Strategy Session with the Fast Money traders
It seems to me a correction is coming, speculates Guy Adami. Advancing 100 S&P points in only 2 weeks is much too much. I’m a seller.
I disagree, counters Joe Terranova. The market won’t go out like this. Look for high volume with an intra-day reversal – that’s when you know the run is over.
I’d be amazed if we see a big pullback, adds Tim Seymour. It don’t expect the pullback will be more than 5%. But I also don’t see the market moving much higher without a big catalyst.
It seems the market goes up on any news, muses Karen Finerman. It’s just digesting everything whether it’s good or bad. I find that amazing.
CHART OF DAY: DOLLAR
The dollar rebounded on Tuesday from its lowest level this year against a basket of currencies as a drop in U.S. consumer confidence fueled worries about the economy, enhancing the greenback's safe-haven appeal.
What must you know?
I expect to see more dollar strength in the short-term, says Tim Seymour. But don’t forget the dollar rallies when traders get scared.
If the dollar continues to strengthen I think gold goes below $900, adds Guy Adami.
If the dollar remains strong, expect to see the energy sector roll over, adds Joe Terranova.
A weak report from Valero dragged down the energy sector after the refiner reported a second-quarter loss citing weak demand.
Meanwhile BP shares plunged after the company said lower oil prices and weak refining margins ate into profits.
Also, the price of crude dropped on Tuesday ending oil’s recent advance. The petroleum markets are backing off from the highs, seemingly prepared to at least take a break from the recent rally, says Tim Evans, analyst at Citi Futures Perspective.
How should you trade energy, now?
I expect to see energy continue to pullback, says Karen Finerman. If you’re looking for a long trade put RIG on your radar, but I’m not a buyer yet.
Speaking of pullbacks, I expect Schlumberger to pullback more, adds Guy Adami, as well as the OIH.
U.S. STEEL DOWN AFTER EARNINGS
Shares of AcerlorMittal and AK Steel closed lower after rival US Steel reported its second consecutive quarterly loss on Tuesday and said it expected all of its business sectors to operate in the red in the third quarter.
I think it’s an opportunity, says Tim Seymour. I’m a buyer of Mittal.
I expect US Steel to correct to $35, adds Guy Adami. But at that level it’s a buy.
TOPPING THE TAPE: HEALTHCARE
Money rotated into the health care sector on Tuesday after generic drug maker Teva predicted earnings growth of 35% in 2010.
Meanwhile, Cowen & Co upgraded Aetna to "outperform" from "neutral", saying it expects the stock to trade at a premium to the sector over the next 12 to 18 months.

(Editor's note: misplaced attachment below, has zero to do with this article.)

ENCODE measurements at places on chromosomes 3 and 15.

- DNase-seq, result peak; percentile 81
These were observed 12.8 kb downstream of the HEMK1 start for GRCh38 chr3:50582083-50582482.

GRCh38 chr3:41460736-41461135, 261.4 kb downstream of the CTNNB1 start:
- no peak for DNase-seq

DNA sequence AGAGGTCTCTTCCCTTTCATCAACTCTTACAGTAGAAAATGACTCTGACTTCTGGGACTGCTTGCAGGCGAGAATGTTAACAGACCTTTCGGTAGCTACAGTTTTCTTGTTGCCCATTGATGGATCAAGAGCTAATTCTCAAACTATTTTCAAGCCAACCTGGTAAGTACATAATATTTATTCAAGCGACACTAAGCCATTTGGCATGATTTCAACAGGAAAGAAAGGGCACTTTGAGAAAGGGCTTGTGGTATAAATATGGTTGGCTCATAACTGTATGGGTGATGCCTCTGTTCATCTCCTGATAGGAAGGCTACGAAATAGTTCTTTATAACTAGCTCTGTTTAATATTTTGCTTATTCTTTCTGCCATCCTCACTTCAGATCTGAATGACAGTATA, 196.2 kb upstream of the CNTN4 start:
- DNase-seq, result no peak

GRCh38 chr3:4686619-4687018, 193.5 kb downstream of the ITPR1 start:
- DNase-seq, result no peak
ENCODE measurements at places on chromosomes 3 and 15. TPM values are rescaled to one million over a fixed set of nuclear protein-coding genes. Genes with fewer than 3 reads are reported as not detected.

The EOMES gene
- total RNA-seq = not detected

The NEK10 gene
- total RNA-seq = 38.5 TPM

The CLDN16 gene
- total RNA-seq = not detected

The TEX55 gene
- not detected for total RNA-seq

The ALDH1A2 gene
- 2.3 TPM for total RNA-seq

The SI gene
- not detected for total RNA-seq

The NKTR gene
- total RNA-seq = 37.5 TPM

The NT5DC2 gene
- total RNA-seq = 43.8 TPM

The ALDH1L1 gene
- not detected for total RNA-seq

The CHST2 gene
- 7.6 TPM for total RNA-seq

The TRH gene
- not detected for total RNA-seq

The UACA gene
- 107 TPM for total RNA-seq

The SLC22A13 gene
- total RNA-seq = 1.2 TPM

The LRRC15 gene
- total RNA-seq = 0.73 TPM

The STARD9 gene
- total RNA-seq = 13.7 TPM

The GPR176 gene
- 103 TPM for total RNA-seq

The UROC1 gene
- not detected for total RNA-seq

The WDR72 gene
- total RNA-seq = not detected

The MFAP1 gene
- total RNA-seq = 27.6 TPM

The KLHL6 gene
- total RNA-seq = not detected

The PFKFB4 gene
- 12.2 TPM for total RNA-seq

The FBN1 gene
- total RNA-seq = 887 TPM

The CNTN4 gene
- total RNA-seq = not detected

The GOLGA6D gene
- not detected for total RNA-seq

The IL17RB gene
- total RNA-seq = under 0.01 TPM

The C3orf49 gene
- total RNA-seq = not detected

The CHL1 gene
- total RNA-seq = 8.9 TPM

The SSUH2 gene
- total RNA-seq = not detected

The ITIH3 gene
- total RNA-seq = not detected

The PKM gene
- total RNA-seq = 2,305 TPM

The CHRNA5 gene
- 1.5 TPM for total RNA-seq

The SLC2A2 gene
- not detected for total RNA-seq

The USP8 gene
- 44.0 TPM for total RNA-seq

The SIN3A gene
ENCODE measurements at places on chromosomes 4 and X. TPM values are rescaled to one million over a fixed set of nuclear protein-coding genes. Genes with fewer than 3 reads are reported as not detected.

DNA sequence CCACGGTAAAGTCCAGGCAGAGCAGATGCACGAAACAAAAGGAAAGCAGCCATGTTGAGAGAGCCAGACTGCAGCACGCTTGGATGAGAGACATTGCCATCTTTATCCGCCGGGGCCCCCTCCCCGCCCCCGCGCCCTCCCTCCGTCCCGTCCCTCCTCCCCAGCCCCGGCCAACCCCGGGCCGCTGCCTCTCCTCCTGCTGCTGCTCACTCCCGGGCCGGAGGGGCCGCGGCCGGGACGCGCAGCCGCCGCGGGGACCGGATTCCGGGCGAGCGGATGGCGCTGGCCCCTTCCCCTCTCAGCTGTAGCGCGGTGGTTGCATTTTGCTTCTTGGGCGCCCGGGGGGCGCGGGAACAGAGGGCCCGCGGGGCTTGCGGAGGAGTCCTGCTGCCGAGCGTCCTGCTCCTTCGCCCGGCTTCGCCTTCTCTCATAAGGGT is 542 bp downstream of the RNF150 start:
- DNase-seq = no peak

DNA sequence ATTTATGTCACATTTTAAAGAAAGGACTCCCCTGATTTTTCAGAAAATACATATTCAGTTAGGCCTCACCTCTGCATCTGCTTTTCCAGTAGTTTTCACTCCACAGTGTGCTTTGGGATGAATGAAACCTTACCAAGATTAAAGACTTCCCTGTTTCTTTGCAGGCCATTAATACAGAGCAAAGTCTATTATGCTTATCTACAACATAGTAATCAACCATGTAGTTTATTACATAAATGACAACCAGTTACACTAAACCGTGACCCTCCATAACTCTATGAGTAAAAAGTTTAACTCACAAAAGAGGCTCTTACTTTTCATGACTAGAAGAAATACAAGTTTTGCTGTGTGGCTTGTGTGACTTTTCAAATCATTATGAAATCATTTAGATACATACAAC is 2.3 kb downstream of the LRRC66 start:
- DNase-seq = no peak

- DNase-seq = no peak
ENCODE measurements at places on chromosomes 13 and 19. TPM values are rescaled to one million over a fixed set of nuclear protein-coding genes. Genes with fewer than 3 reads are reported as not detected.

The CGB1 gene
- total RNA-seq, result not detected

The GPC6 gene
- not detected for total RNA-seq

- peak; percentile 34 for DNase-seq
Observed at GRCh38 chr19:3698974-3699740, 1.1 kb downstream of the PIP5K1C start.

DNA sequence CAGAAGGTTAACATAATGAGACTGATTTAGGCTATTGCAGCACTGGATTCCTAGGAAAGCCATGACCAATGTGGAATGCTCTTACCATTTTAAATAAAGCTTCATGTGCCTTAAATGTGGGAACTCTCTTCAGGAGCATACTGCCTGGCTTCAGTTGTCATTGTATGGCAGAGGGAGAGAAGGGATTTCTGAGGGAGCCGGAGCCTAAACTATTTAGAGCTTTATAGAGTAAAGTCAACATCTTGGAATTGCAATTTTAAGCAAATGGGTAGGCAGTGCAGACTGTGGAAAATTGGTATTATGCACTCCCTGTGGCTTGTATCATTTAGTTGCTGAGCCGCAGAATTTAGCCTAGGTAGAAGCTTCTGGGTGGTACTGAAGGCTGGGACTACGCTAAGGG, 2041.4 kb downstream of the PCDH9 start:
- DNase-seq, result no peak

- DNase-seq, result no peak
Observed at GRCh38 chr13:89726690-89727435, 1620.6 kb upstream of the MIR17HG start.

Also shares of Amgen popped after the company reported much better-than-expected second-quarter earnings and raised its full-year profit forecast.
What’s the trade?
I’d get out of Amgen ahead of August 13th, counsels Joe Terranova; that's when they go before the FDA.
Put Abbott Labs on your radar. The stock has corrected, explains Guy Adami. At $45 I’d go on the attack. And their major drugs don’t come off patent for quite a while.
All the HMOs were on fire Tuesday, adds Karen Finerman. That concerns me because I still think we could see meaningful healthcare reform.
TECH DEALMAKING PICKS UP
Investors are keeping a close eye on the tech trade with M&A heating up in the space. On Tuesday IBM announced plans to buy business analytics company SPSS Inc for $1.2 billion in cash to better compete with Oracle and other firms in the growing field of business intelligence.
SPSS shareholders will receive $50 a share, a 42 percent premium to Monday's closing price of $35.09 on the Nasdaq.
What’s the tech trade?
I expect to see more M&A in the tech space, says Karen Finerman, but how you pick the right one, I couldn’t tell you.
IBM is at $120, reminds Guy Adami. I like the stock but I wouldn’t pile in at these levels. At $112 I think it’s attractive.
TRADERS TO BLAME FOR OIL SPIKES
Those sharp moves in oil prices last year are taking center stage, once again.
According to a report in the New York Times, the head of the Commodity Futures Trading Commission has raised major concerns that speculators may have played a major role in the wide swings in energy prices over the last few years. As a result, the CFTC may consider expanding its oversight of energy trading.
“I believe we must seriously consider setting strict position limits in the energy markets,” chairman Gary Gensler said at the hearing, which was broadcast over the Web. “Every option must be on the table.”
Meanwhile in breaking news CNBC’s Mary Thompson reveals that CFTC Chairman Gary Gensler has called a published report in the Wall Street Journal on this issue “premature" and "inaccurate".
Wondering what the Fast Money traders have to say about increased oversight? Find out now! Watch the video.